Reports: Japanese Regulator to Change Crypto Laws
While much of the world finds itself in a funk over falling cryptocurrency prices, Japanese regulators and crypto-businesses are forging ahead with new developments.
The Financial Services Agency (FSA) has revealed that it intends to regulate initial coin offerings (ICOs), and will place a limit on the amount individuals invest in ICOs. The FSA will reportedly seek to make changes to the Financial Instruments and Exchange Act and the laws governing payment settlement services when parliament reconvenes in January next year.
Per Japanese media outlet Jiji, the FSA will also require all companies wishing to issue an ICO in Japan to register with the agency beforehand, and will ask that companies specify whether their tokens are “investment-type” coins, or if they will be used to make settlements, allowing customers to purchase items from the businesses issuing the tokens or their partners. The FSA is looking to ensure that only professional investors will be allowed to purchase “investment-type” coins.
Furthermore, the agency hopes to make changes to commerce laws, allowing it to crack down on artificial price manipulation via the spread of rumors or fake news. Per media outlet Business Journal, the FSA has also begun referring to digital tokens as “encrypted assets” in its official documents, rather than “virtual” (or “crypto”) currencies.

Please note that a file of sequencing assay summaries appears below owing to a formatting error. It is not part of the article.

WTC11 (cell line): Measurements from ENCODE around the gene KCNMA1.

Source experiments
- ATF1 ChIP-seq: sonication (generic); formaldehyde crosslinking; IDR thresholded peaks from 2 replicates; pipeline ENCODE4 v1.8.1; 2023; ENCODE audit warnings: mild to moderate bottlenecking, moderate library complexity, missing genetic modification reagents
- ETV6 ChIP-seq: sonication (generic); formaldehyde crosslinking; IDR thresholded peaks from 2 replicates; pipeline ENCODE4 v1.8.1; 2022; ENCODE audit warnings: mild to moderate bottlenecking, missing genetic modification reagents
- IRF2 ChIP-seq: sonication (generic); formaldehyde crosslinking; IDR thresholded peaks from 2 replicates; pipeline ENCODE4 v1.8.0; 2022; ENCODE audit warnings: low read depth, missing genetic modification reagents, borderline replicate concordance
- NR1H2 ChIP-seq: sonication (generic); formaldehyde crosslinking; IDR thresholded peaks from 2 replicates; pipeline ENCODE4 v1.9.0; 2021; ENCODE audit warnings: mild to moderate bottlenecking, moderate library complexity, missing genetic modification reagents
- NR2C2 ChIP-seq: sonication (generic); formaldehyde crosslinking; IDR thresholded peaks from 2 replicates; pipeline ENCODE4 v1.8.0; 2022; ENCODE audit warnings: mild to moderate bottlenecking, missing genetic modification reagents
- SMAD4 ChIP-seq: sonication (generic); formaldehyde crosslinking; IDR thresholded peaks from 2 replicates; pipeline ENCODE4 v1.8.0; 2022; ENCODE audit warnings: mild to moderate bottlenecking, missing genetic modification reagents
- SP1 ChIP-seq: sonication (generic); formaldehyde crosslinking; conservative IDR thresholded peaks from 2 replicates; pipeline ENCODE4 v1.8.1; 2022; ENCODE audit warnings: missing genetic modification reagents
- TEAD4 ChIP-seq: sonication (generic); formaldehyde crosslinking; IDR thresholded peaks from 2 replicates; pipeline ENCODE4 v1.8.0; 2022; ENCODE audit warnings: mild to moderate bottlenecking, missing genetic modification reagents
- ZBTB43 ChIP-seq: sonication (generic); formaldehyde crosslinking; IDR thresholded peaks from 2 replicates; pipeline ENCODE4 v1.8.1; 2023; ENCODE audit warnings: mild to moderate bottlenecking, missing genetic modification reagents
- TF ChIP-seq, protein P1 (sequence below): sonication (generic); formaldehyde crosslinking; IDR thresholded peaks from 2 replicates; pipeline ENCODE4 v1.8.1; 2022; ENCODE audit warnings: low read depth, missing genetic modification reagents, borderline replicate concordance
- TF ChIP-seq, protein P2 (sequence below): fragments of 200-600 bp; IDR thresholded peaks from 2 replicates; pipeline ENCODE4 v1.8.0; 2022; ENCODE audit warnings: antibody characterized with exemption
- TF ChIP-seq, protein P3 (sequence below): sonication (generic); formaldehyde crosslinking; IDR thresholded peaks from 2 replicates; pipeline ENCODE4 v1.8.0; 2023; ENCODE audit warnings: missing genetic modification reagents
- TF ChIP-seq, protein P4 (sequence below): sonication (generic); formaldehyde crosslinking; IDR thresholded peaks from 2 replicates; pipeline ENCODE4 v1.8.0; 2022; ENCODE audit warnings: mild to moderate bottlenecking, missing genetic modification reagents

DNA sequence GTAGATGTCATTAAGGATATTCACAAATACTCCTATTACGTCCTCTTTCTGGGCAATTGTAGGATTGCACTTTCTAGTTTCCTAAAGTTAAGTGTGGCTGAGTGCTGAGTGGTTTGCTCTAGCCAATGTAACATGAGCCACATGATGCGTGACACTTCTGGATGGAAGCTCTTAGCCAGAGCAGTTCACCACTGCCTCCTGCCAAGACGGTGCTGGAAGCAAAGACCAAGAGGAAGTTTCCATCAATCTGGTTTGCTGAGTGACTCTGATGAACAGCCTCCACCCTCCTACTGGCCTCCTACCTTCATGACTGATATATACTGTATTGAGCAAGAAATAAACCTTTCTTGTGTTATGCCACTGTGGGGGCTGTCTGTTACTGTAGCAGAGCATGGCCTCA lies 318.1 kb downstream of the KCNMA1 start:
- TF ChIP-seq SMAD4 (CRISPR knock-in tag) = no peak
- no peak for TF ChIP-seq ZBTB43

Elsewhere, China’s Huobi (a crypto exchange, currently based in Singapore) has made a return to Japan, only months after announcing that it would refrain from targeting Japanese customers to avoid stoking the ire of Japanese regulators. Huobi recently completed a majority share purchase in BitTrade, a platform that has already obtained an FSA operating license. The platform will now operate under the Huobi banner, but has announced that it will require all existing customers to re-register their accounts in order to continue trading.
As previously reported, a number of major Japanese companies are targeting M&A deals for licensed platforms, with the FSA seemingly taking its time with a backlog of applications for operating licenses – with further acquisitions “likely” in the near future.